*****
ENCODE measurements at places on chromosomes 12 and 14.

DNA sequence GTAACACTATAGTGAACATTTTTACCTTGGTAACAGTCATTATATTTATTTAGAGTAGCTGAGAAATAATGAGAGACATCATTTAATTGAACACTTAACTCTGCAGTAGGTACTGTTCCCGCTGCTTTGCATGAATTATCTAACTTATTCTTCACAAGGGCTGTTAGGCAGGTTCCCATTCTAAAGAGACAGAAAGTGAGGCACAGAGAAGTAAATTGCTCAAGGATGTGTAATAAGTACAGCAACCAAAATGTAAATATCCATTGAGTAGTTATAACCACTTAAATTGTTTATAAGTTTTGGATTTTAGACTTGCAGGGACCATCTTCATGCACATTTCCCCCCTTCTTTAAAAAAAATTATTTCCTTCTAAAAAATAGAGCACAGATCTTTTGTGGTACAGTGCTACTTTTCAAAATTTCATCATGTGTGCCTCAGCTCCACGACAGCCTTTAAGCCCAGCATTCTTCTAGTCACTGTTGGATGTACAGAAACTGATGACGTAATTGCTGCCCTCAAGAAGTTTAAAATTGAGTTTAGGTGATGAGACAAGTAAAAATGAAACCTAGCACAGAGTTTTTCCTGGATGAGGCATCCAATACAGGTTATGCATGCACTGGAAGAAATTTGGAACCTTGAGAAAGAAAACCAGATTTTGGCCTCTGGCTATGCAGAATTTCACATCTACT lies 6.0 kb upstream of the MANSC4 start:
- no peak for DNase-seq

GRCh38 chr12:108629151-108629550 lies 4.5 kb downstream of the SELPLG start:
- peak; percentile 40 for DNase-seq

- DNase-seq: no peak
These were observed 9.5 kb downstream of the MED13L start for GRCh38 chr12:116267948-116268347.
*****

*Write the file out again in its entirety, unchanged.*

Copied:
ENCODE measurements at places on chromosomes 12 and 14.

DNA sequence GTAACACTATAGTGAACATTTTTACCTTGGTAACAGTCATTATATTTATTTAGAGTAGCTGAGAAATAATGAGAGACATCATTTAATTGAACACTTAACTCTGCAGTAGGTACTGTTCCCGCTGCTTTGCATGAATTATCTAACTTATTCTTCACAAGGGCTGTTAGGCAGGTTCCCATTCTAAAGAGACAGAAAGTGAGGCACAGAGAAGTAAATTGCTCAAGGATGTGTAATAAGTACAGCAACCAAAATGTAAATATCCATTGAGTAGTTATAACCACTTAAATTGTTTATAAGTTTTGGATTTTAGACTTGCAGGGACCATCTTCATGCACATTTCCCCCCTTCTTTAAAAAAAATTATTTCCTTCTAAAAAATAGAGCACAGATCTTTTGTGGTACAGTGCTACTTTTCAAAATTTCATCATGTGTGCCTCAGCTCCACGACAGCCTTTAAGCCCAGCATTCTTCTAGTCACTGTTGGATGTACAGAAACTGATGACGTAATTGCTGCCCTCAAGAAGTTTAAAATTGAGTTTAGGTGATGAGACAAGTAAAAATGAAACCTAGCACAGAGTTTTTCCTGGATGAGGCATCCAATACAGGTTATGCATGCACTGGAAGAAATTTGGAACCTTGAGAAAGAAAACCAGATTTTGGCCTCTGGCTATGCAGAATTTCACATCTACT lies 6.0 kb upstream of the MANSC4 start:
- no peak for DNase-seq

GRCh38 chr12:108629151-108629550 lies 4.5 kb downstream of the SELPLG start:
- peak; percentile 40 for DNase-seq

- DNase-seq: no peak
These were observed 9.5 kb downstream of the MED13L start for GRCh38 chr12:116267948-116268347.